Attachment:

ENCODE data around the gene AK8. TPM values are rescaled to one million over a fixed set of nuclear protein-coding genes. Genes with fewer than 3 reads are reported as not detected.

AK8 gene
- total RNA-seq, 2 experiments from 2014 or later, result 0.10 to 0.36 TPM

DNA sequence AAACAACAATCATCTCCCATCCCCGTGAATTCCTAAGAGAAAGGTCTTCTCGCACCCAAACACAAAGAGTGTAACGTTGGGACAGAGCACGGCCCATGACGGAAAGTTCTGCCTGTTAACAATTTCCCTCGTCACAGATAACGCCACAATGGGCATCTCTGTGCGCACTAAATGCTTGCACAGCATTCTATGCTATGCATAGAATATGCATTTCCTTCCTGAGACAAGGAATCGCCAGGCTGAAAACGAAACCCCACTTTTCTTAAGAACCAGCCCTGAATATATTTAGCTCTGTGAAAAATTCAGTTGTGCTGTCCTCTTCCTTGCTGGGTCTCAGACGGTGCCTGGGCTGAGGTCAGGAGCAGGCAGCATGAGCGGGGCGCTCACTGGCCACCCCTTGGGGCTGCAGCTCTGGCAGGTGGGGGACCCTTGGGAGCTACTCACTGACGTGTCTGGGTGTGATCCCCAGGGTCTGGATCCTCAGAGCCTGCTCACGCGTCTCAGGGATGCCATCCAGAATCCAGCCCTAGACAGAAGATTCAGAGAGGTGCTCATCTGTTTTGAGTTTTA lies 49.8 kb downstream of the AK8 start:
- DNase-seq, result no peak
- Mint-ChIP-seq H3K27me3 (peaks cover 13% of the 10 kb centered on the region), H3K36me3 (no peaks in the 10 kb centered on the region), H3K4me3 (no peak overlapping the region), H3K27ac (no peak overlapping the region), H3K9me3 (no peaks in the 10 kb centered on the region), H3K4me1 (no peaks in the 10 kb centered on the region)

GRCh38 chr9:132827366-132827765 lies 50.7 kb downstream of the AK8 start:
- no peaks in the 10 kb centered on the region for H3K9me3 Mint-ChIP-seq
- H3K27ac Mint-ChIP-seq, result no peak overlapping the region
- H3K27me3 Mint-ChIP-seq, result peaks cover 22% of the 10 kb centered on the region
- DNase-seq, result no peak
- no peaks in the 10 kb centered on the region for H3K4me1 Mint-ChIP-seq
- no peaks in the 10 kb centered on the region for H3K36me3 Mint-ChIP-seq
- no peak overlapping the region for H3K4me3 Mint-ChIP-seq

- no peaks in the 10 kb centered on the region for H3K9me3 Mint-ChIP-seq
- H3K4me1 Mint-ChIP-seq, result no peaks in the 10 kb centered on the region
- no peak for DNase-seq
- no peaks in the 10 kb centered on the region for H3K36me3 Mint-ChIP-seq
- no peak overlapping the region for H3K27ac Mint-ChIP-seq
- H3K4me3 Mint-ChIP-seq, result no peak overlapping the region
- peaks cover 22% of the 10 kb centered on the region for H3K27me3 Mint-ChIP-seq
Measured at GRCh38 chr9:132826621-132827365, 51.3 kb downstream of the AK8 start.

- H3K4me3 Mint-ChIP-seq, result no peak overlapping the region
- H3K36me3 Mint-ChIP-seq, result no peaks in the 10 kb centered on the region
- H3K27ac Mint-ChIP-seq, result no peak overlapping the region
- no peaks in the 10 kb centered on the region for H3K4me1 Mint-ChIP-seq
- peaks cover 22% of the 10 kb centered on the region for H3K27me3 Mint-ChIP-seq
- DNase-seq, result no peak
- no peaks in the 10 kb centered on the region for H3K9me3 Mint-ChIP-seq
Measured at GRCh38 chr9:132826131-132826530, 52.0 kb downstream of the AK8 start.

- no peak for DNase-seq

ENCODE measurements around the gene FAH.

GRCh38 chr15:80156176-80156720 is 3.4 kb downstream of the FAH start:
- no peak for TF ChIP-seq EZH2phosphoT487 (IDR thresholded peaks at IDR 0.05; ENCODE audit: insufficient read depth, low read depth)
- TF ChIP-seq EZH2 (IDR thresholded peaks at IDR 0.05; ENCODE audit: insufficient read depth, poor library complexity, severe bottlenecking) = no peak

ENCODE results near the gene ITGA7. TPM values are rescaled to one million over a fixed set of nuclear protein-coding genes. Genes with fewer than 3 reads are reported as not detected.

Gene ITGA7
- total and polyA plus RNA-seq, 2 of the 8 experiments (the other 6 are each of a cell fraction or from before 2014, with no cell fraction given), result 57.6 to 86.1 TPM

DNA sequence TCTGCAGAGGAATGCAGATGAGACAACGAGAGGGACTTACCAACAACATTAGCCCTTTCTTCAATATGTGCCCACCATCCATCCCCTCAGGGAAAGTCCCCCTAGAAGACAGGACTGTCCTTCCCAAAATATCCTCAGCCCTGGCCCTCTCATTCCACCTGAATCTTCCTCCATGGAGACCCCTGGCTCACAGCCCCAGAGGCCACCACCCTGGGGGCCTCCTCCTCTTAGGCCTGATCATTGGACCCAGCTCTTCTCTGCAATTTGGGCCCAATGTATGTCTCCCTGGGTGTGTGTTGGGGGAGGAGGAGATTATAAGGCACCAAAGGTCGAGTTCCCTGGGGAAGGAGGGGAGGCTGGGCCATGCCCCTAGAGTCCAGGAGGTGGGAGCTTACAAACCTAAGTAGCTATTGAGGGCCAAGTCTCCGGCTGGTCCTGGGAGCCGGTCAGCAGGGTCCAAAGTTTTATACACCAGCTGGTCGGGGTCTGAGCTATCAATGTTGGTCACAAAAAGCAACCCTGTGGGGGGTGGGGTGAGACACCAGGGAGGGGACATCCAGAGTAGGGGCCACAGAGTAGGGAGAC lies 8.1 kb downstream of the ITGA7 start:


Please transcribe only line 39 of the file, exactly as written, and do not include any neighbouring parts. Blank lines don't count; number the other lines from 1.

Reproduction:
DNA sequence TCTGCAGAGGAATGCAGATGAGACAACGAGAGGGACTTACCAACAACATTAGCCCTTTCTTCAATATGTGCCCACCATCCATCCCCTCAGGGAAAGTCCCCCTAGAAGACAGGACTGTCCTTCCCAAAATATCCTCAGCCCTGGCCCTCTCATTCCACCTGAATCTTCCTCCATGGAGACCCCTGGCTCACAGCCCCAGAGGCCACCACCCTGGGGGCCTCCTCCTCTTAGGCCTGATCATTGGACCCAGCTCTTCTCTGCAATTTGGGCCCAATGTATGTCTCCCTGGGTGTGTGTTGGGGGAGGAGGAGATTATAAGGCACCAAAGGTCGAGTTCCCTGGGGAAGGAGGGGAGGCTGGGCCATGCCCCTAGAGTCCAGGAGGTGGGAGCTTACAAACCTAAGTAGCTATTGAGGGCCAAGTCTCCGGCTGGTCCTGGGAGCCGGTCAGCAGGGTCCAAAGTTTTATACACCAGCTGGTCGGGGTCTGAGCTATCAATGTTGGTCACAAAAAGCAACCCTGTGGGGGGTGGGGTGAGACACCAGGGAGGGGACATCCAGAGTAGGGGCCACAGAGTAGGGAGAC lies 8.1 kb downstream of the ITGA7 start: